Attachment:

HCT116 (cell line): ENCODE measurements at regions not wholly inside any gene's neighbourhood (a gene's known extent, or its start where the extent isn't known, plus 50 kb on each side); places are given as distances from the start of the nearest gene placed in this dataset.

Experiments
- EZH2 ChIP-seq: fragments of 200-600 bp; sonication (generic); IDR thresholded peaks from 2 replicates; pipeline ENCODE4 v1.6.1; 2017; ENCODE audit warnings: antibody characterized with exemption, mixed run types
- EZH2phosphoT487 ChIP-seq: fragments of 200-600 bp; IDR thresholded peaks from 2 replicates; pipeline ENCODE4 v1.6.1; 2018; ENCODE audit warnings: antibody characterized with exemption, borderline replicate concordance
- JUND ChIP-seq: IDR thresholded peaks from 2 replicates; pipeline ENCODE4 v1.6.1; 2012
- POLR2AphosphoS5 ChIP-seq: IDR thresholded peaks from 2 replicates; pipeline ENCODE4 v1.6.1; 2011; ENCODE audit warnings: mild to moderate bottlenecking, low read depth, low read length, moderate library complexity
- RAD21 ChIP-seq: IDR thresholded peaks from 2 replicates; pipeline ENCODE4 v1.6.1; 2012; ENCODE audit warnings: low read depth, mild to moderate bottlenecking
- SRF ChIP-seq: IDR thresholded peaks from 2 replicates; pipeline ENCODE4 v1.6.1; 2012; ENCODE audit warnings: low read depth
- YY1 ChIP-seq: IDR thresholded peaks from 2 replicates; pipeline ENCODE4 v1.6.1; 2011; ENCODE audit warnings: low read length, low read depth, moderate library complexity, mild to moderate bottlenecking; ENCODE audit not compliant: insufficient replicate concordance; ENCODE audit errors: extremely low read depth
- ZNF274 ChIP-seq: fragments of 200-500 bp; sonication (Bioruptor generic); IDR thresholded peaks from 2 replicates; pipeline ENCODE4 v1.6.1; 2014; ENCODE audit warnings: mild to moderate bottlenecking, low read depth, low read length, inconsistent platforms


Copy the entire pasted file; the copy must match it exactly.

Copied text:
HCT116 (cell line): ENCODE measurements at regions not wholly inside any gene's neighbourhood (a gene's known extent, or its start where the extent isn't known, plus 50 kb on each side); places are given as distances from the start of the nearest gene placed in this dataset.

Experiments
- EZH2 ChIP-seq: fragments of 200-600 bp; sonication (generic); IDR thresholded peaks from 2 replicates; pipeline ENCODE4 v1.6.1; 2017; ENCODE audit warnings: antibody characterized with exemption, mixed run types
- EZH2phosphoT487 ChIP-seq: fragments of 200-600 bp; IDR thresholded peaks from 2 replicates; pipeline ENCODE4 v1.6.1; 2018; ENCODE audit warnings: antibody characterized with exemption, borderline replicate concordance
- JUND ChIP-seq: IDR thresholded peaks from 2 replicates; pipeline ENCODE4 v1.6.1; 2012
- POLR2AphosphoS5 ChIP-seq: IDR thresholded peaks from 2 replicates; pipeline ENCODE4 v1.6.1; 2011; ENCODE audit warnings: mild to moderate bottlenecking, low read depth, low read length, moderate library complexity
- RAD21 ChIP-seq: IDR thresholded peaks from 2 replicates; pipeline ENCODE4 v1.6.1; 2012; ENCODE audit warnings: low read depth, mild to moderate bottlenecking
- SRF ChIP-seq: IDR thresholded peaks from 2 replicates; pipeline ENCODE4 v1.6.1; 2012; ENCODE audit warnings: low read depth
- YY1 ChIP-seq: IDR thresholded peaks from 2 replicates; pipeline ENCODE4 v1.6.1; 2011; ENCODE audit warnings: low read length, low read depth, moderate library complexity, mild to moderate bottlenecking; ENCODE audit not compliant: insufficient replicate concordance; ENCODE audit errors: extremely low read depth
- ZNF274 ChIP-seq: fragments of 200-500 bp; sonication (Bioruptor generic); IDR thresholded peaks from 2 replicates; pipeline ENCODE4 v1.6.1; 2014; ENCODE audit warnings: mild to moderate bottlenecking, low read depth, low read length, inconsistent platforms